Research Article

Lactobacillus crispatus protects against bacterial vaginosis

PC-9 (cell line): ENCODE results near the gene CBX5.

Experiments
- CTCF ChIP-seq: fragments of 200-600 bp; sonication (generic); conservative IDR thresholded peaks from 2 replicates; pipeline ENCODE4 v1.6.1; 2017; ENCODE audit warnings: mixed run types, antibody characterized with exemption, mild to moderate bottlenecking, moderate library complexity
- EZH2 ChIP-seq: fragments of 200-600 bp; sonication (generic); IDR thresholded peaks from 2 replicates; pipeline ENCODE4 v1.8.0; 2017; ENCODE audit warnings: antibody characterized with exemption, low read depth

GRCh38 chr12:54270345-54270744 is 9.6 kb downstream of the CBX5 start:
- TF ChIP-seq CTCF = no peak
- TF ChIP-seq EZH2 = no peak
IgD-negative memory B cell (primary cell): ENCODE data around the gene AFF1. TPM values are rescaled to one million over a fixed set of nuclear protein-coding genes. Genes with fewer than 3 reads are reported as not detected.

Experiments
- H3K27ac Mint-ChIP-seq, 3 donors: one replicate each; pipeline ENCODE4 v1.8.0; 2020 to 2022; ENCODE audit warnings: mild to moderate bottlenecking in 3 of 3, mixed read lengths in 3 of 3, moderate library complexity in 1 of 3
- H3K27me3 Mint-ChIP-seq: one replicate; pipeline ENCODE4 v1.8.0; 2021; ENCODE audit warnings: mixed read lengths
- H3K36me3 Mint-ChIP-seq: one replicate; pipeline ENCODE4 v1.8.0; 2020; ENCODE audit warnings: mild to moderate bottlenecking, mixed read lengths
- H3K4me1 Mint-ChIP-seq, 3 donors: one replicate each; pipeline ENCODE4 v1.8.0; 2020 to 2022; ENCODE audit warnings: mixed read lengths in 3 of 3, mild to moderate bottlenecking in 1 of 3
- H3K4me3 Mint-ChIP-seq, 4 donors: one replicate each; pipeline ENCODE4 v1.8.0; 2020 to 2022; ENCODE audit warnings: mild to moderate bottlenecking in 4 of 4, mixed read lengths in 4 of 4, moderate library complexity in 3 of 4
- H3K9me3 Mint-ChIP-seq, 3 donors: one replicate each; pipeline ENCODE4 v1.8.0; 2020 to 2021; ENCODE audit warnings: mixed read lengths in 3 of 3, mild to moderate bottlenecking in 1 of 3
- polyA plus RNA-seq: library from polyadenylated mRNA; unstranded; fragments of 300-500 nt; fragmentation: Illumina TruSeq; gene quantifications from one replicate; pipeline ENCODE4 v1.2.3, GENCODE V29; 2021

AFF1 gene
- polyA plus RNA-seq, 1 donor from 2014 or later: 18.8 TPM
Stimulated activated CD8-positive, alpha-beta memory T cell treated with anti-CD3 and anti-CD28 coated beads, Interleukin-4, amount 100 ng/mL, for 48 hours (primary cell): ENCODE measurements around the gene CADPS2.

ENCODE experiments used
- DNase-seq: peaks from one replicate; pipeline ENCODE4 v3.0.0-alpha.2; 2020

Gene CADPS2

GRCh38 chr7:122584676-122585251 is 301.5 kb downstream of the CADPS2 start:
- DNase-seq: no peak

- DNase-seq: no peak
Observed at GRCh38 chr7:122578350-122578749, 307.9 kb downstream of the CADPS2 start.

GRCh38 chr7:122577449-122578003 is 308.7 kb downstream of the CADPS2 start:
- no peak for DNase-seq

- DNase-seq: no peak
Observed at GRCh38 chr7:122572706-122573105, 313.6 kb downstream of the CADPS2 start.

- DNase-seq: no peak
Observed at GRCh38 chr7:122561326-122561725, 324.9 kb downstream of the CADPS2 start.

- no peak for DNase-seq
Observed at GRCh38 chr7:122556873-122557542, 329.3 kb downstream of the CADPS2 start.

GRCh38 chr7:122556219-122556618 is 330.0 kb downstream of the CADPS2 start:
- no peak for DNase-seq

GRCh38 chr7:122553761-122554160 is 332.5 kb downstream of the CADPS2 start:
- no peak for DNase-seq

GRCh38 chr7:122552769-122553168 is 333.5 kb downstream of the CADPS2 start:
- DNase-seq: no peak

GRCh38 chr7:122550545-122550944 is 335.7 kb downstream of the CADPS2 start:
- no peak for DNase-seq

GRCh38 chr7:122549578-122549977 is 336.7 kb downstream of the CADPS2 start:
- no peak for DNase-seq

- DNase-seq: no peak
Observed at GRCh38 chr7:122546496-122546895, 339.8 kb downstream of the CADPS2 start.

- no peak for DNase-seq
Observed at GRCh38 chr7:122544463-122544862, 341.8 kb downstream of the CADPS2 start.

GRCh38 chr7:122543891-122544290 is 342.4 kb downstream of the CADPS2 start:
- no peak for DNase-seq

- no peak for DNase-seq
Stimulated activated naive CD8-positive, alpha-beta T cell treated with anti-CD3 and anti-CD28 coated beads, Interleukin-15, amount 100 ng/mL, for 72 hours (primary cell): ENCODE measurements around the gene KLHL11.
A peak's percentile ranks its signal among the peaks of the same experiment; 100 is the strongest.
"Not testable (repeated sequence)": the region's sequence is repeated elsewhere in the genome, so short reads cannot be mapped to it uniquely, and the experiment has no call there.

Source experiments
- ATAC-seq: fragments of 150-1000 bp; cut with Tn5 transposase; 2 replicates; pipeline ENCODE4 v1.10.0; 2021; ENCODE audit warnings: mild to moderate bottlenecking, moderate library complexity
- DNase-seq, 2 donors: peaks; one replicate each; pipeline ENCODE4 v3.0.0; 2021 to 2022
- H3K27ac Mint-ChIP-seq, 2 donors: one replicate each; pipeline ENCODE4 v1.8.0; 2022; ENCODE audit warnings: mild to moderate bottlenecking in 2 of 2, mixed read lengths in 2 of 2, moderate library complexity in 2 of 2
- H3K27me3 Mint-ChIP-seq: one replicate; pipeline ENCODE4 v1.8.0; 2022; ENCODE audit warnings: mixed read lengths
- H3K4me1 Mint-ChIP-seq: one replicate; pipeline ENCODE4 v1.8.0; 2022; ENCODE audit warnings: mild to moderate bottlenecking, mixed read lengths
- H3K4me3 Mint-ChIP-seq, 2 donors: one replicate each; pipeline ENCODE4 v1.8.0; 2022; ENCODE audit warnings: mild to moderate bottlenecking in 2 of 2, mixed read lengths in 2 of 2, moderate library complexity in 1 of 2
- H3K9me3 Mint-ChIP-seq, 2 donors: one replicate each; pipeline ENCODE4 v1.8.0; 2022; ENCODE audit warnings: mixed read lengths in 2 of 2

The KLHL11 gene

In medicine, the 20th century was marked by one of the most important revolutions in infectious-disease management, the discovery and increasing use of antibiotics. However, their indiscriminate use has led to the emergence of multidrug-resistant (MDR) bacteria. Drug resistance and other factors, such as the production of bacterial biofilms, have resulted in high recurrence rates of bacterial diseases. Bacterial vaginosis (BV) syndrome is the most prevalent vaginal condition in women of reproductive age, leading to considerable discomfort. BV can be a consequence of gynecological and obstetric complications, as well as sexually transmitted diseases. Given the decrease in efficiency of antibiotic therapy and high rates of recurrence, probiotics have become promising alternatives for both prevention and treatment of BV, or as an adjuvant to conventional therapy. Currently, Lactobacillus species are the most extensively studied for use as probiotics. Probiotics act through stimulation of the host immune system, competitive exclusion and antimicrobial activity; the latter involves production of substances such as lactic acid, hydrogen peroxide and bacteriocins. Lactobacillus crispatus is considered to be a biomarker of a healthy vaginal tract and is indicated for a probiotic approach to maintaining and restoring of a healthy vaginal ecosystem. Some L. crispatus probiotic strains are already commercially available with encouraging results; however, control of BV syndrome still presents many challenges.